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The Bar Council Barristers’ Working Lives Survey finds family law Barristers among lowest in overall wellbeing

Date:12 FEB 2024
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In a recent report published by the Bar Council.

The overall findings were as below:

"Overall analysis

1. In general terms, barristers in 2023 reported higher levels of work satisfaction and wellbeing compared to 2021, with three of the four main wellbeing measures being higher than in the previous survey.

2. Although, a third of respondents to the survey (32.2%) this year indicated they currently had a low level of overall wellbeing, this was a slight improvement over the proportion reported in 2021 (35.1%). QoWL Research Group University of Portsmouth United Kingdom, PO1 2DY + (0) 44 2392 84 9280 enquiries@qowl.co.uk

3. 61% of respondents felt they were overall satisfied with their job as a whole (the same percentage as in 2021).

4. Although 60% of respondents agreed they had good mood, over a third indicated they tended to feel down or in low spirits (34.9%), with 23.7%, or just over one quarter of respondents, indicating that they currently had low levels of psychological wellbeing.

5. Whilst approximately half (49%) of respondents reported they were managing their workloads well, nearly a third (31.4%) indicated they were not coping well.

6. Over 73% of respondents agreed they felt they had supportive colleagues and supportive work environments, a rise of 6% compared to 2021.

Demographic questions and overall wellbeing

1. Female Barristers (48% of the total responding) reported significantly lower levels of overall wellbeing compared to the men responding to the survey. This was the same finding as was observed in 2021, although the wellbeing scores were slightly higher for both groups in 2023.

2. Barristers who reported they were ethnically White (86% of all respondents) had significantly higher overall wellbeing than respondents who identified as Other ethnic / BAME (14% of respondents).

3. Generally, as barristers get older, they report higher levels of overall wellbeing, with the oldest age group (65+) reporting significantly higher wellbeing than all younger age groups.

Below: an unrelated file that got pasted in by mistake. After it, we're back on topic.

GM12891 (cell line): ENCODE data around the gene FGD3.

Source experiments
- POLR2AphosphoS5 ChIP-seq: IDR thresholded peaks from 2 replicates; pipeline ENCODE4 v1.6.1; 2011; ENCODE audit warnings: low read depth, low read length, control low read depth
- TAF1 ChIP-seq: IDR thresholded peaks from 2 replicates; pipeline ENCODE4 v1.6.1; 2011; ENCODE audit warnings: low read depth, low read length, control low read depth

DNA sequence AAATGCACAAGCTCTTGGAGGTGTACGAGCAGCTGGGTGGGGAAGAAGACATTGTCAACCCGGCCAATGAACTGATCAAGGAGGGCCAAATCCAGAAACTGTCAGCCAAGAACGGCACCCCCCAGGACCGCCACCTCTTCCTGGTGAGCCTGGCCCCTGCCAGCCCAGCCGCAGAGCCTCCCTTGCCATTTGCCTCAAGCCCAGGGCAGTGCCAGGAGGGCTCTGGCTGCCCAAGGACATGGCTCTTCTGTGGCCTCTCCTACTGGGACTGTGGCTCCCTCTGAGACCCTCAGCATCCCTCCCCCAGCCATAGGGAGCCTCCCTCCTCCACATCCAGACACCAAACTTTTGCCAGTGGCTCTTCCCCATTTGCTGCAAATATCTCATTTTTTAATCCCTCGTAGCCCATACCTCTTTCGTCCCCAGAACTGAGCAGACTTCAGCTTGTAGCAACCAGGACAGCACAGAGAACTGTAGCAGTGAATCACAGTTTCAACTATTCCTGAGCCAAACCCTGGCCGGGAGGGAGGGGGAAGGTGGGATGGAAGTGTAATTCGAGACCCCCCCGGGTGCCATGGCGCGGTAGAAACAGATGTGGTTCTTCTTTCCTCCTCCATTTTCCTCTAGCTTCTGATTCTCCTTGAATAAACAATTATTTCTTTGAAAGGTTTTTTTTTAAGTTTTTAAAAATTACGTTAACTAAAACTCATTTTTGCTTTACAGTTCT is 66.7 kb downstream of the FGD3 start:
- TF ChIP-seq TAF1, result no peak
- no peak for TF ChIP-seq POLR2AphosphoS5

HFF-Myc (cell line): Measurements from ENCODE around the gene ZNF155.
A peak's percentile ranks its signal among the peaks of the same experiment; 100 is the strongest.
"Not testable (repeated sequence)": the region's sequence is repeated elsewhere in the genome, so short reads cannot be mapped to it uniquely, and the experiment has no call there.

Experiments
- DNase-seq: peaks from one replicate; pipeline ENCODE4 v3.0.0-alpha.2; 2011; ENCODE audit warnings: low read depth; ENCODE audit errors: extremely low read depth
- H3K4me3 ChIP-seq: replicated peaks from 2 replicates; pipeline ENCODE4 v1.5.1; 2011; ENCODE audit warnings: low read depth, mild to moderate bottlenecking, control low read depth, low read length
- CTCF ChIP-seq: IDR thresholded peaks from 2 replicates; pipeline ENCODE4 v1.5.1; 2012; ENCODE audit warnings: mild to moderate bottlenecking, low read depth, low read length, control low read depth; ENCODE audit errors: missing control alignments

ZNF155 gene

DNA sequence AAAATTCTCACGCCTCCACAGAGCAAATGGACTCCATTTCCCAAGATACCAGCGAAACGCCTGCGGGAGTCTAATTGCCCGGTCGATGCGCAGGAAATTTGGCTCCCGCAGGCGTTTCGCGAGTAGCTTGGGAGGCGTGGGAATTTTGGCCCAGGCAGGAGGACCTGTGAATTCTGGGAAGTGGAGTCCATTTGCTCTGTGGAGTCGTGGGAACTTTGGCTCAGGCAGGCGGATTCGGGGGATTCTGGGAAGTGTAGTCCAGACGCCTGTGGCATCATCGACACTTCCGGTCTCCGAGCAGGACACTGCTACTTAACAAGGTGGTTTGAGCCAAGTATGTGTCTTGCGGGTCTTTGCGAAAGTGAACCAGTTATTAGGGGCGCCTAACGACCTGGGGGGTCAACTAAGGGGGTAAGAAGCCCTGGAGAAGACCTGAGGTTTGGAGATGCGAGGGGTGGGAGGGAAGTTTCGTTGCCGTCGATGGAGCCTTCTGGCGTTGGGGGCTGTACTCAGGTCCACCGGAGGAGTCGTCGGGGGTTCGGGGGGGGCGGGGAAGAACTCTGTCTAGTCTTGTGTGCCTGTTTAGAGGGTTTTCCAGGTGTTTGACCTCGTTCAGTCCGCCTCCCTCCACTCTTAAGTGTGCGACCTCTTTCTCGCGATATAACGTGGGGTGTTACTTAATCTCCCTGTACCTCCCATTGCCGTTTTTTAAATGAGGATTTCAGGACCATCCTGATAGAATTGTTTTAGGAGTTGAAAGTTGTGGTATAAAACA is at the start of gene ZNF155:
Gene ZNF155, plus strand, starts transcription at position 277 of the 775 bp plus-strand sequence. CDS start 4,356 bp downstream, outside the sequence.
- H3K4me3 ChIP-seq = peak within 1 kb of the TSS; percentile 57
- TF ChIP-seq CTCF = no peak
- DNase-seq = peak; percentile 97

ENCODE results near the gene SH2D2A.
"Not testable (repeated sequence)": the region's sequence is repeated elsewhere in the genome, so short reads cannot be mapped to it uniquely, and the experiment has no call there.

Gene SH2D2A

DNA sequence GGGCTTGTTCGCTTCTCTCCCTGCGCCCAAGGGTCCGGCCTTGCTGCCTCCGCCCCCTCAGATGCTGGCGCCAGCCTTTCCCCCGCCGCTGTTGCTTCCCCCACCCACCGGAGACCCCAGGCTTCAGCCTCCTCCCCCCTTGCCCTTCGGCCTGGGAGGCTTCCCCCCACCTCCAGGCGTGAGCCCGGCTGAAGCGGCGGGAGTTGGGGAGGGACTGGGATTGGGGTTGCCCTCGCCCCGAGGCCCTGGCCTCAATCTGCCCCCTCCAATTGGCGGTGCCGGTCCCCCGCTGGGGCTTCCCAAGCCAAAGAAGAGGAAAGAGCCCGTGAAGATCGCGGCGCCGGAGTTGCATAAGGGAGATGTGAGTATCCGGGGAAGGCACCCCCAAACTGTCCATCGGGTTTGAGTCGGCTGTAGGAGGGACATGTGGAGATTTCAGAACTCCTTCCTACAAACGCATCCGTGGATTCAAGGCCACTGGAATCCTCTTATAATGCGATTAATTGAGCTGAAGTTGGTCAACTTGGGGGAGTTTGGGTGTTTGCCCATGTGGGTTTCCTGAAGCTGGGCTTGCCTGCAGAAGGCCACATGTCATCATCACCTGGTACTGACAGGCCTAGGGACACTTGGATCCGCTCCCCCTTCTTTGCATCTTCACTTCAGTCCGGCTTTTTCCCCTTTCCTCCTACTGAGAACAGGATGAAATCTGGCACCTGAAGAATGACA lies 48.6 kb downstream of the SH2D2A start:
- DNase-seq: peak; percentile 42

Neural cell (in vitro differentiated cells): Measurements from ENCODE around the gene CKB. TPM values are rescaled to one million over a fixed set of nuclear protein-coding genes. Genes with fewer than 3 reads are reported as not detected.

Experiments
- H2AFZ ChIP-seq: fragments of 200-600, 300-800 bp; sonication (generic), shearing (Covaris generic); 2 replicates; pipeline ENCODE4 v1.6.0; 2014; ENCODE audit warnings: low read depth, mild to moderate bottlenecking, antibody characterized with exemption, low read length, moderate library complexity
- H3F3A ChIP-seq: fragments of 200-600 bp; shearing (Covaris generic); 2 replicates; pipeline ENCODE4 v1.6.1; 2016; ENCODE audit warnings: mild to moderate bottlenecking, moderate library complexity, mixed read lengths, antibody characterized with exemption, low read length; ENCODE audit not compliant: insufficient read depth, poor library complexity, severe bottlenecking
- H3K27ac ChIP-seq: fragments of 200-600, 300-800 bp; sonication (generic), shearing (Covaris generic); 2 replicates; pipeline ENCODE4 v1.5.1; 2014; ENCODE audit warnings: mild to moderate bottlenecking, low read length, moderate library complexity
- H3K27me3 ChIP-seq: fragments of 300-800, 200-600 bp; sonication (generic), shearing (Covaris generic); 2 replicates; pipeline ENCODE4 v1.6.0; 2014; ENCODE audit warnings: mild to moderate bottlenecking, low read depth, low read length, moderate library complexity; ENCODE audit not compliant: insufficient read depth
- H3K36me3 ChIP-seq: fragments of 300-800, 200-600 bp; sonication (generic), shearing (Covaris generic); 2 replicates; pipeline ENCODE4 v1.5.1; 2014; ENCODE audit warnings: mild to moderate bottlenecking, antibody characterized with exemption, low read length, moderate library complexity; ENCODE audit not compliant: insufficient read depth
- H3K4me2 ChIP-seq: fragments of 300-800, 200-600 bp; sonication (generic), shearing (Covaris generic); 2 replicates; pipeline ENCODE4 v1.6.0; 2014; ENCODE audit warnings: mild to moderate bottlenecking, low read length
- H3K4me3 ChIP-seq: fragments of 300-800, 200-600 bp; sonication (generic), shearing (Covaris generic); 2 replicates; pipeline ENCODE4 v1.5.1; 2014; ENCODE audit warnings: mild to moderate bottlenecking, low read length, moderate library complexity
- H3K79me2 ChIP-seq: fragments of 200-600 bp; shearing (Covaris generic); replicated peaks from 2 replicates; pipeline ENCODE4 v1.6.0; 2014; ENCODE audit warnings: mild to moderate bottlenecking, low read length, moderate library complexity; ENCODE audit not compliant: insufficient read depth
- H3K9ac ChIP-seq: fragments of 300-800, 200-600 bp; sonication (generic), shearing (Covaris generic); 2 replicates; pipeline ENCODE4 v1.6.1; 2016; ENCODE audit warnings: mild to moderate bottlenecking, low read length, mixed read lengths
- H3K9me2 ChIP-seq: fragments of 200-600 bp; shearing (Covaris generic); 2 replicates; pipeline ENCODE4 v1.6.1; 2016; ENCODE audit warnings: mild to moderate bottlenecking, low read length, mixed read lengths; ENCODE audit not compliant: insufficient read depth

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Work category questions and overall wellbeing

1. Barristers working in the Criminal Bar reported significantly lower overall wellbeing than all other practice areas. Barristers working in Family Law had significantly lower overall wellbeing compared to all other Practice Areas, except for the Criminal Bar. Those Barristers practising in Commercial Law reported the highest average overall wellbeing.

2. Those barristers who reported being in employed practice (only) were found to have significantly higher overall wellbeing than those who were self-employed in Chambers.

3. In general, those barristers called to the Bar more recently had lower levels of wellbeing than those called to the Bar before them; with those called to the Bar before 1990 reporting significantly higher rates of wellbeing compared to all other Call categories.

4. Those barristers working in the Greater London Region reported higher average wellbeing than most other regions, and significantly higher than barristers in the North East, North West, and the South East.

Support category questions and overall wellbeing

1. Barristers who had experienced or observed any type of workplace bullying or harassment (44% of the total sample) reported significantly lower wellbeing than those who had no experience of this, and this was slightly higher than in 2021 (38%).

2. A much higher proportion of Barristers in 2023 (65%) reported they were acting as a mentor to others compared to 2021 (45%).

3. Only 16% of Barristers indicated they had sought help or support from the Wellbeing at the Bar website, compared to 22% in 2021, but those that had sought online help reported significantly lower wellbeing than those who had not

4. Those barristers in higher income groups reported significantly greater overall wellbeing than those in lower income groups."

The report can be read in full here.

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